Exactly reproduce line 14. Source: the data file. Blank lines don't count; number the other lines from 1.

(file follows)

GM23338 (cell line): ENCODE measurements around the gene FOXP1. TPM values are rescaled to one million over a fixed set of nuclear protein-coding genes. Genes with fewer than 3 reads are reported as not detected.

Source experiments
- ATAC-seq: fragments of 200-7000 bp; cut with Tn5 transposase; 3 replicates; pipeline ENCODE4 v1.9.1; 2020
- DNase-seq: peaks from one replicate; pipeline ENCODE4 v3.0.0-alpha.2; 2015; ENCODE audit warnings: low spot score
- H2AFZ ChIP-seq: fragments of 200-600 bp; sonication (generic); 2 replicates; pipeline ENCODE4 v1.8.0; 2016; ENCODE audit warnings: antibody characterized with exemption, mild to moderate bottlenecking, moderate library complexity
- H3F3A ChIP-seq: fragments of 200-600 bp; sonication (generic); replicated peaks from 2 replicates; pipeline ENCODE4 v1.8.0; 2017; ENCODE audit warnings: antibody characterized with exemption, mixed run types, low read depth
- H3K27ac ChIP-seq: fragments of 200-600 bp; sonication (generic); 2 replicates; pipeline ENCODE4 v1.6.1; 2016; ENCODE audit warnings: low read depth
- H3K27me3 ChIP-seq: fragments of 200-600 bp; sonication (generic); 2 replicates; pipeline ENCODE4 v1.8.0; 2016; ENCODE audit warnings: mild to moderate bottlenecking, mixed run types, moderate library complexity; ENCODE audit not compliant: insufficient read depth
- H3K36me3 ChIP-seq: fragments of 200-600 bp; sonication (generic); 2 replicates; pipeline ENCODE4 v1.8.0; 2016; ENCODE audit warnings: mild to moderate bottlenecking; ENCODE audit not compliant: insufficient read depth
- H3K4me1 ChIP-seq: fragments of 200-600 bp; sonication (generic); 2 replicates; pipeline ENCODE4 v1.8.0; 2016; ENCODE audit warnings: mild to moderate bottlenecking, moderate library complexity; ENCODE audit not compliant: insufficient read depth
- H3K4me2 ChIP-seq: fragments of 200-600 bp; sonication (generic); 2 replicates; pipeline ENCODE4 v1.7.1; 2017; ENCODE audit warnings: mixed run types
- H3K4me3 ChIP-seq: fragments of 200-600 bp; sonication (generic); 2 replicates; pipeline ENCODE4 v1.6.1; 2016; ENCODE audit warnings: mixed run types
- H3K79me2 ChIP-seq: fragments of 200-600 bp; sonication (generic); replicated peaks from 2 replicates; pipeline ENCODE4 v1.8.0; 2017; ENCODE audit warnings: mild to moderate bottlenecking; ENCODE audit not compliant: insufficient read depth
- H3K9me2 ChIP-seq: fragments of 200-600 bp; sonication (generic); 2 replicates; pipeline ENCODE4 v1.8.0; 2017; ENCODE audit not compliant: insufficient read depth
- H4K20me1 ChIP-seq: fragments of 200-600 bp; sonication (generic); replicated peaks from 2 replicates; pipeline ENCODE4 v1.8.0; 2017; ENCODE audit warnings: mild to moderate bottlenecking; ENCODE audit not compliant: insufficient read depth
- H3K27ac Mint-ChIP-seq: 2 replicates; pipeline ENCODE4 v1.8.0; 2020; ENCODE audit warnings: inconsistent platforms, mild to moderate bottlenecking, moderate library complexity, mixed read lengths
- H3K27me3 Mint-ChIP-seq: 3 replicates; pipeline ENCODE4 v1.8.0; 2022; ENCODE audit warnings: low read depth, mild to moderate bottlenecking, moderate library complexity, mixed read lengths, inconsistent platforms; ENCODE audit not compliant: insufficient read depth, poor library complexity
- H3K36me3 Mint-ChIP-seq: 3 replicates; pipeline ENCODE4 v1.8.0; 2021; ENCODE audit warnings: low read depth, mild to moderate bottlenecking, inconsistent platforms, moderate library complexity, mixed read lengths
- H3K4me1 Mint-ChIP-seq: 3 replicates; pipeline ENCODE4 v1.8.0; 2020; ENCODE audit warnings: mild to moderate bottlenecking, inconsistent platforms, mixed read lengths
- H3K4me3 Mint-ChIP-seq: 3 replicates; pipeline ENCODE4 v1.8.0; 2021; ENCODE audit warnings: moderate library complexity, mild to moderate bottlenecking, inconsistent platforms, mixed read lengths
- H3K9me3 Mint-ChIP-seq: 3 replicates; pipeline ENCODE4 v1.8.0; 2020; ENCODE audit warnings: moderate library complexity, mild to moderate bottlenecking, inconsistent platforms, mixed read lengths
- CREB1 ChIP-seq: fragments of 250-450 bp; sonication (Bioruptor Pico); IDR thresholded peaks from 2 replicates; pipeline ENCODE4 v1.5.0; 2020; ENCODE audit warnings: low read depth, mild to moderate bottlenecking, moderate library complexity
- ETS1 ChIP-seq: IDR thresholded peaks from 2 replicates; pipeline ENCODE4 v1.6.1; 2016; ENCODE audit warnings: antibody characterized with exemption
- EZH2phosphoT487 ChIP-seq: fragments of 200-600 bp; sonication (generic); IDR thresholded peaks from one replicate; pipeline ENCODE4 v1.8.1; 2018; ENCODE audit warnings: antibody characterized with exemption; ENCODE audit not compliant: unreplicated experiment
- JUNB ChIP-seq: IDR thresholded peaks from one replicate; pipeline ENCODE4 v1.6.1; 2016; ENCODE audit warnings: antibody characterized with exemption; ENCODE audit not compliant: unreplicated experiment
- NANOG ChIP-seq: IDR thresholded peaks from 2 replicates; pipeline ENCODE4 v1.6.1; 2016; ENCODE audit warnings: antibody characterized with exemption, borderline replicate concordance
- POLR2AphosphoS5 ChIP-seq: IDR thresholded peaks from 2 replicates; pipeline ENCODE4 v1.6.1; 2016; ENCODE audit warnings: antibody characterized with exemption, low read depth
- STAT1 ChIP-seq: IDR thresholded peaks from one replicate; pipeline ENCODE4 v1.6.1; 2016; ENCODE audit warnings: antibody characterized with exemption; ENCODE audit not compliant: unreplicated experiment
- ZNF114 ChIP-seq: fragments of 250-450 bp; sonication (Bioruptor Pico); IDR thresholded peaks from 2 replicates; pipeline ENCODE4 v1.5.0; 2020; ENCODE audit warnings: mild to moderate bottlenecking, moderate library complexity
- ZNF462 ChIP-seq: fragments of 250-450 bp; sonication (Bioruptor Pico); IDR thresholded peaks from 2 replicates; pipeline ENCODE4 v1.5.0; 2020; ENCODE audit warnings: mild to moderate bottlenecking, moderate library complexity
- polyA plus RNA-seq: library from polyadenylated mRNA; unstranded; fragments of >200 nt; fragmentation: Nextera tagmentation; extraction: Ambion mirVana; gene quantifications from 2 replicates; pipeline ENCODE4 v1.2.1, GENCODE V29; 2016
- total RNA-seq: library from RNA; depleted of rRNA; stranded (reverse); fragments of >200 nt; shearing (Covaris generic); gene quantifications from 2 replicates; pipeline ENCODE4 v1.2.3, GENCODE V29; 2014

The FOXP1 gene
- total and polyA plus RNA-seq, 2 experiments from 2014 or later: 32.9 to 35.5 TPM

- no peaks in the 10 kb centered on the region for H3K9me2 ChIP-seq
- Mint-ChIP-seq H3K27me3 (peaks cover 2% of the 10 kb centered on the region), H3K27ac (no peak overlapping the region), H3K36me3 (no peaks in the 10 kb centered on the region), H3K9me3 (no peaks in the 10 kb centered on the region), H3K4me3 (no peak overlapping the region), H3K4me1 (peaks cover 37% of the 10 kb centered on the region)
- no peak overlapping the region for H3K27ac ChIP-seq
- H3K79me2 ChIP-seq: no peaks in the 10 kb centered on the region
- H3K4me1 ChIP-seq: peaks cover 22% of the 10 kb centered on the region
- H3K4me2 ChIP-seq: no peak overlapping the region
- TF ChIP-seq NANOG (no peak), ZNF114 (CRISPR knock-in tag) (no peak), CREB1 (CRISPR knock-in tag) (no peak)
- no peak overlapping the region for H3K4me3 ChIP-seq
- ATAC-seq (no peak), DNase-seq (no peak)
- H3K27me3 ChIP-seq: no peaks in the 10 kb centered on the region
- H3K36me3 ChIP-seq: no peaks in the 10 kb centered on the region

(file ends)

- H3K9me2 ChIP-seq: fragments of 200-600 bp; sonication (generic); 2 replicates; pipeline ENCODE4 v1.8.0; 2017; ENCODE audit not compliant: insufficient read depth